My client lives with chronic illness
Chronic illnesses such as heart disease, arthritis and diabetes are now increasingly prevalent and chronic pain affects 1 in 5 adults in Australia.
Research tells us that how well individuals cope and manage chronic illness now and in the future, is linked to an individual’s relationships health. In short, good relationships are good for you and bad relationships are bad for you.
When someone is diagnosed with a chronic illness there is a tendency to focus on medical treatments, with the psychosocial aspects of the person often ignored.
Expert commentary – Dr Toby Newton-John, Clinical Psychologist and Senior Lecturer, University of Technology, Sydney
In this video, Dr Toby Newton-John, Clinical Psychologist shares his practice wisdom and offers practical strategies for addressing relationship health when working with people living with chronic illness.
Hope re-visited – An interactive in-session guide for practitioners and clients to discuss reasonable hope in the face of chronic illness.
Developed in partnership with expert psychologists and practitioners, the following resources have been designed to support practitioners in their work with clients living with chronic illness. Click the image to download.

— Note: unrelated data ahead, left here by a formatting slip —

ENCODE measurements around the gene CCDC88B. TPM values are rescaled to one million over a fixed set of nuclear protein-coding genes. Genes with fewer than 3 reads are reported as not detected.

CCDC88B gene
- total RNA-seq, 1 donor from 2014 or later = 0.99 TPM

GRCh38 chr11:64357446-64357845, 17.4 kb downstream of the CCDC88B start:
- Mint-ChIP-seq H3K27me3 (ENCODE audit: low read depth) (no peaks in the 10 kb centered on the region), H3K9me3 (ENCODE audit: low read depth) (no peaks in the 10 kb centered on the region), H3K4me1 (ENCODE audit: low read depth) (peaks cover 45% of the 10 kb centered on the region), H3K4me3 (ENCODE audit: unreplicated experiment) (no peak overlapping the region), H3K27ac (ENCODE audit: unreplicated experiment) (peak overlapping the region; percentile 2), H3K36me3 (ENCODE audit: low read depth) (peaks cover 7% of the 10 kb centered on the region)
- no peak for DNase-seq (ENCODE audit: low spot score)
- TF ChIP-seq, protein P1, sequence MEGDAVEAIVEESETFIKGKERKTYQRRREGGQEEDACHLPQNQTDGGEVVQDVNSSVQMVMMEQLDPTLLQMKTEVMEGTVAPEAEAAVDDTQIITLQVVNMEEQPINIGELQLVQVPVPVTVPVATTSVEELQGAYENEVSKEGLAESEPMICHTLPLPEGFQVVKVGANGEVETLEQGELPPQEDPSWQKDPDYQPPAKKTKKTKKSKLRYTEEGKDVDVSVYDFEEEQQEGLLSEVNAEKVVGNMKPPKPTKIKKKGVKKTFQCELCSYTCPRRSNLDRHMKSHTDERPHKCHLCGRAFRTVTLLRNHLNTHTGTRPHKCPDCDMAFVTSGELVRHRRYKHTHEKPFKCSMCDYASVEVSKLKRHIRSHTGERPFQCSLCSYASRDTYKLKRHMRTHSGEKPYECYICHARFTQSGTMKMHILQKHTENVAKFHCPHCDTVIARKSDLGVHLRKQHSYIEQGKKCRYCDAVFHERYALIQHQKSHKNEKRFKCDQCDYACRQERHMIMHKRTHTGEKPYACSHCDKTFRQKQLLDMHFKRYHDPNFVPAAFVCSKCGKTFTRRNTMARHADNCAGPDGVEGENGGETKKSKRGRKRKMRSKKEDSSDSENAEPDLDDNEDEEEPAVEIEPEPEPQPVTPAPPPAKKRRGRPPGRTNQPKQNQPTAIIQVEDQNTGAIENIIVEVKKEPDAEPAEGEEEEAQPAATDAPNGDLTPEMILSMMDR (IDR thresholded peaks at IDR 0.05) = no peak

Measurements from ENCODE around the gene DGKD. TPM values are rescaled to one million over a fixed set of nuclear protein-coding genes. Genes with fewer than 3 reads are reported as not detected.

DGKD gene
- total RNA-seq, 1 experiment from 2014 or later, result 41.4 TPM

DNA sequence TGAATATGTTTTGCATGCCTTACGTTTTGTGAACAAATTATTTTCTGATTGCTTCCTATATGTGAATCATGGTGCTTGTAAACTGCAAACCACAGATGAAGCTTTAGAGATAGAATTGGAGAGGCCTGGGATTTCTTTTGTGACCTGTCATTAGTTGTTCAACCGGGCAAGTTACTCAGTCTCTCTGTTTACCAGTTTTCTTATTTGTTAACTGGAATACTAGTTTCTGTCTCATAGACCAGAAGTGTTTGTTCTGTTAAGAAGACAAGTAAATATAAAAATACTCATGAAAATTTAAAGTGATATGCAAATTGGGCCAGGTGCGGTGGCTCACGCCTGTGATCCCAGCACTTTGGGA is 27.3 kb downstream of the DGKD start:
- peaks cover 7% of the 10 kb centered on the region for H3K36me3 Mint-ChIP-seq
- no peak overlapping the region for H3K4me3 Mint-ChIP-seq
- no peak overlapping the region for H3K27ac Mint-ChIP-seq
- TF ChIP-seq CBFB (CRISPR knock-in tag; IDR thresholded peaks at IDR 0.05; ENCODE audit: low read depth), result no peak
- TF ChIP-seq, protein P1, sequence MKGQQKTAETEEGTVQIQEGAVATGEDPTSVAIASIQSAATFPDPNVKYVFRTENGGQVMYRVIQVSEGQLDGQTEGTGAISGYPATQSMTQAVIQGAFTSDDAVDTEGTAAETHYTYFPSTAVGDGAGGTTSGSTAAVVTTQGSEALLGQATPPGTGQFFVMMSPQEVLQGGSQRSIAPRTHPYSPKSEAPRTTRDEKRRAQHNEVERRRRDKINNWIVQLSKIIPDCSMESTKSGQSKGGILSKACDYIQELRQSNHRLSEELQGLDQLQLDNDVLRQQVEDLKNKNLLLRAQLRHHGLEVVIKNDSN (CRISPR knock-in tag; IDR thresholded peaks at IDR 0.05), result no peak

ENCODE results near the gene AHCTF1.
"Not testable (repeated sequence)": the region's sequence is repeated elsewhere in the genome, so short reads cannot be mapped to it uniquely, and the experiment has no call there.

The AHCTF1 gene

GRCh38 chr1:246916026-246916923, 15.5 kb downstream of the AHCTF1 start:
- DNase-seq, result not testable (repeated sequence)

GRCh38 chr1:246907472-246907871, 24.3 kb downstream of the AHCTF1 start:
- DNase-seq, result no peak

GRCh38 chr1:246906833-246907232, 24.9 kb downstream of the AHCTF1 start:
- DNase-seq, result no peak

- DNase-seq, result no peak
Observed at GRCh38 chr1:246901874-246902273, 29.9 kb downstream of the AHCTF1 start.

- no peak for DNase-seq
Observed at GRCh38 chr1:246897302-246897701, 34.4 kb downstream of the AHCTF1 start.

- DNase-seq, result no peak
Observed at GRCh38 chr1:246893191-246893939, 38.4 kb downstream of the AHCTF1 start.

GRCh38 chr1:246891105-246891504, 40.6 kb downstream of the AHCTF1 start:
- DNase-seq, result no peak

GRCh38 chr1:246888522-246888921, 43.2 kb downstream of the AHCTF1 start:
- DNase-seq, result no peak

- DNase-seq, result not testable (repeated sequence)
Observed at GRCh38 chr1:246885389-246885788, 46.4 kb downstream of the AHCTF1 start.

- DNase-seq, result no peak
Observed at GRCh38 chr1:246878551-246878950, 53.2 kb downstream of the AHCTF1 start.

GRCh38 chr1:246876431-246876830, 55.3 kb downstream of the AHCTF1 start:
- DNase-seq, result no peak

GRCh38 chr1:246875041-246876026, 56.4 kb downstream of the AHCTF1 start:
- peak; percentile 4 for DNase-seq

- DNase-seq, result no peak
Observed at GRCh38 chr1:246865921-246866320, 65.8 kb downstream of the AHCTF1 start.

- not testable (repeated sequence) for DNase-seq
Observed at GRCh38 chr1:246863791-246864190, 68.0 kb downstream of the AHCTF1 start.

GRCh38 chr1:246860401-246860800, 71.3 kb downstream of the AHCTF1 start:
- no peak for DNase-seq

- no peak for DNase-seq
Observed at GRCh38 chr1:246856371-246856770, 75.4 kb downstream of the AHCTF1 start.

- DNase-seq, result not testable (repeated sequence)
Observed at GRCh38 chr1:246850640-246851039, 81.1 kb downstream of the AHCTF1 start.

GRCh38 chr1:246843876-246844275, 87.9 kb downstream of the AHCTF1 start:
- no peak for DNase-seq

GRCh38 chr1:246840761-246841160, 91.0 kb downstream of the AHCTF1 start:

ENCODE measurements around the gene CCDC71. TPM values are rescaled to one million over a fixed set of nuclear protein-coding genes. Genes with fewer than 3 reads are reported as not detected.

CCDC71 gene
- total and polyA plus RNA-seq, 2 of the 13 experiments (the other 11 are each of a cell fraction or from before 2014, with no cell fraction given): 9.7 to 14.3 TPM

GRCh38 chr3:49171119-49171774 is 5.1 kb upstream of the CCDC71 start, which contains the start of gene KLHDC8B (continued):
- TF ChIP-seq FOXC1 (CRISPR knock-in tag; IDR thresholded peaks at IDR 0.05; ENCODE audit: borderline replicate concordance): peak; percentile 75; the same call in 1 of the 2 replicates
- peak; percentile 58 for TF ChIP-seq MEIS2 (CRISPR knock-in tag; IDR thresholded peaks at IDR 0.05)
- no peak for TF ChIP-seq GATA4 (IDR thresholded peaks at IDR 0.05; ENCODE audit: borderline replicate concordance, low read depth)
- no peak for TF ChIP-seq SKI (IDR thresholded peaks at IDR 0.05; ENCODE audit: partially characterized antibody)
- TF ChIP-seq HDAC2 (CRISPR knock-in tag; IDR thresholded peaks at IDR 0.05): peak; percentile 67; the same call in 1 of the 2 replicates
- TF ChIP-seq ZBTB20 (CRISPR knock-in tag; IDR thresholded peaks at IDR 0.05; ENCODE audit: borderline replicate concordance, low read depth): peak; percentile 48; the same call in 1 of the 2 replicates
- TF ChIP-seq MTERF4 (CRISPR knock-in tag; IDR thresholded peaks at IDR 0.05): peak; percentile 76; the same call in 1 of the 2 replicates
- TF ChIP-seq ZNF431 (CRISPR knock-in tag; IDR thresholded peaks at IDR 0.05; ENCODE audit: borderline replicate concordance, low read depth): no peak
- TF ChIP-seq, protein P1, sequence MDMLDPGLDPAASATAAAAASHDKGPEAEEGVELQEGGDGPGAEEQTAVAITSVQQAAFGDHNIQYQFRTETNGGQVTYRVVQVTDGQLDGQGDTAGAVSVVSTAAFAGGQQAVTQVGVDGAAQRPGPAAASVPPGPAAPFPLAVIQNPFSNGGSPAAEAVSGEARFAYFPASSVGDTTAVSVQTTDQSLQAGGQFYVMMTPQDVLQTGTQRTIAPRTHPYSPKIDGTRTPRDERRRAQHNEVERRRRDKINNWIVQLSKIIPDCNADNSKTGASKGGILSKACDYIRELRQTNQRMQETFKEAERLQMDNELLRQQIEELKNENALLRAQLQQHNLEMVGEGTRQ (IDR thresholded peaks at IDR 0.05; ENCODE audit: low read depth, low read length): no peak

Talking about chronic illness booklet – Conversation starters
This booklet has been designed to assist practitioners to open up conversations about relationship health with clients and their loved ones. There are five questions specifically for people living with a chronic illness, and five questions for loved ones of someone living with a chronic illness.
These questions are to be treated as a guide and can be adapted as required.
How is your day? A communication resource for couples
Good communication is an important coping strategy when daily living is impacted by a chronic health condition. This set of three cards is designed to support people living with chronic illness strengthen their interpersonal communication. These cards can be printed, cut out and hung on a fridge with a magnet.
In exploring the questions on the back of the cards, shared meaning and understanding of the three different states can be established and agreed upon. This is a personal discussion with no right or wrong answers. Highlight the importance of clear communication as a strategy for strengthening relationship health.
It is recommended the therapeutic alliance is established before introducing the cards.
What’s normal anyway? Relationship health questionnaire for couples
All relationships go through difficult times. Normalising the experiences of your client is vital in seeking to alleviate stress.
Adapted from the work of John Gottman, this resource supports practitioners to work with clients in identifying relationship issues and relationships hopes. Divided into three parts, your clients are asked to think about their most common complaints and what it is they would like more of in their relationship. It’s important to highlight that it may not be the chronic illness that is causing the stress and that relationship health can improve!
Before using this resource, it is recommended that you view Hope revisited – An interactive in-session guide for practitioners and clients to discuss reasonable hope in the face of chronic illness, at the the top of this page.